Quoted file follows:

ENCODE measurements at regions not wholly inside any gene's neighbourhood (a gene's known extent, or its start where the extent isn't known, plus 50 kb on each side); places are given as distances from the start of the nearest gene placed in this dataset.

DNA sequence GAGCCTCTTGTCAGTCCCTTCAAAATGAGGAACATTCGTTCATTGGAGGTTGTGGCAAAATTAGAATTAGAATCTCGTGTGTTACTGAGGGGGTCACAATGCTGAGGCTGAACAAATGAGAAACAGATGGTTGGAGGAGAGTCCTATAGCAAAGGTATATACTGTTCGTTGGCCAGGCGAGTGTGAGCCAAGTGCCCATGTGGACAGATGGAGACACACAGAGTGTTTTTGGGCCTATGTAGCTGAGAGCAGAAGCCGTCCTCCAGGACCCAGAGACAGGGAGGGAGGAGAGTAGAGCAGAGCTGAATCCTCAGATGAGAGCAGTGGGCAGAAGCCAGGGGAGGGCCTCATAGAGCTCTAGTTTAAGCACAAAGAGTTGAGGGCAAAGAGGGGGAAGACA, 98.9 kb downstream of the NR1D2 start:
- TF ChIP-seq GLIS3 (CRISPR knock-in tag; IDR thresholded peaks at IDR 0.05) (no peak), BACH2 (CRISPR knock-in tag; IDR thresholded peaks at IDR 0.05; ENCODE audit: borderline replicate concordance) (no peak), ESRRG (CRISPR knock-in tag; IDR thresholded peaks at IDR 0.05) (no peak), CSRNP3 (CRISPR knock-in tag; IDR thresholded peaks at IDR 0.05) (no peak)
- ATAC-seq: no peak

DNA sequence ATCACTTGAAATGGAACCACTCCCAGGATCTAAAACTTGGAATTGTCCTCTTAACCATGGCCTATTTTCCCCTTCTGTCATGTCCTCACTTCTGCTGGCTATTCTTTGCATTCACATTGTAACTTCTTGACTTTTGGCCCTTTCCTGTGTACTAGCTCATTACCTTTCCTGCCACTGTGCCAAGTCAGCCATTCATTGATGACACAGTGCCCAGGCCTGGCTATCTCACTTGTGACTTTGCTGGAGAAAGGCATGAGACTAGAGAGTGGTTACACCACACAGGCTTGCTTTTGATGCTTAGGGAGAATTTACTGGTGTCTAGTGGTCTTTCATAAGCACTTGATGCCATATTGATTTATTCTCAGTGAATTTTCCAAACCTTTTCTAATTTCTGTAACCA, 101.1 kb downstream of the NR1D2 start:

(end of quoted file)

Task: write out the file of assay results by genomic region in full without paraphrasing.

ENCODE measurements at regions not wholly inside any gene's neighbourhood (a gene's known extent, or its start where the extent isn't known, plus 50 kb on each side); places are given as distances from the start of the nearest gene placed in this dataset.

DNA sequence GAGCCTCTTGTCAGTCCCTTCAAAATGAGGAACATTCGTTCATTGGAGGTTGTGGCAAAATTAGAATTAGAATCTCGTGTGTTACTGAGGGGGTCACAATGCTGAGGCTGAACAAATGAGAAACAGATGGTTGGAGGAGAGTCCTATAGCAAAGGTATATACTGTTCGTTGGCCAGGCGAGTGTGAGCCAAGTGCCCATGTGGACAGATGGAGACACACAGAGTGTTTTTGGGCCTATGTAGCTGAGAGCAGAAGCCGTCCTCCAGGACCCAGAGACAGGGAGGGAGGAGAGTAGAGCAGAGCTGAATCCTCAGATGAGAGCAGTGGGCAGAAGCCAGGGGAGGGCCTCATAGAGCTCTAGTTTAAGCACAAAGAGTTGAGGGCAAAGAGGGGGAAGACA, 98.9 kb downstream of the NR1D2 start:
- TF ChIP-seq GLIS3 (CRISPR knock-in tag; IDR thresholded peaks at IDR 0.05) (no peak), BACH2 (CRISPR knock-in tag; IDR thresholded peaks at IDR 0.05; ENCODE audit: borderline replicate concordance) (no peak), ESRRG (CRISPR knock-in tag; IDR thresholded peaks at IDR 0.05) (no peak), CSRNP3 (CRISPR knock-in tag; IDR thresholded peaks at IDR 0.05) (no peak)
- ATAC-seq: no peak

DNA sequence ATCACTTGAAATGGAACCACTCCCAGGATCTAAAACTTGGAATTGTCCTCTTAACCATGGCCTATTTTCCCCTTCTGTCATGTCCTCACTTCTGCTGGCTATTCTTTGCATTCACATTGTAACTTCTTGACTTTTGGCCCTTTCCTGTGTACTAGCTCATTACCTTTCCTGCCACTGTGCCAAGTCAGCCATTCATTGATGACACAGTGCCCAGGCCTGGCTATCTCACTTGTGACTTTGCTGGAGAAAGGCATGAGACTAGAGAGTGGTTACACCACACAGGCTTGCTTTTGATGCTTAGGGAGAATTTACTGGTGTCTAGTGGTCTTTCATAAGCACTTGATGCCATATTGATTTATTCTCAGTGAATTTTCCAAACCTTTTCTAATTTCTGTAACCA, 101.1 kb downstream of the NR1D2 start: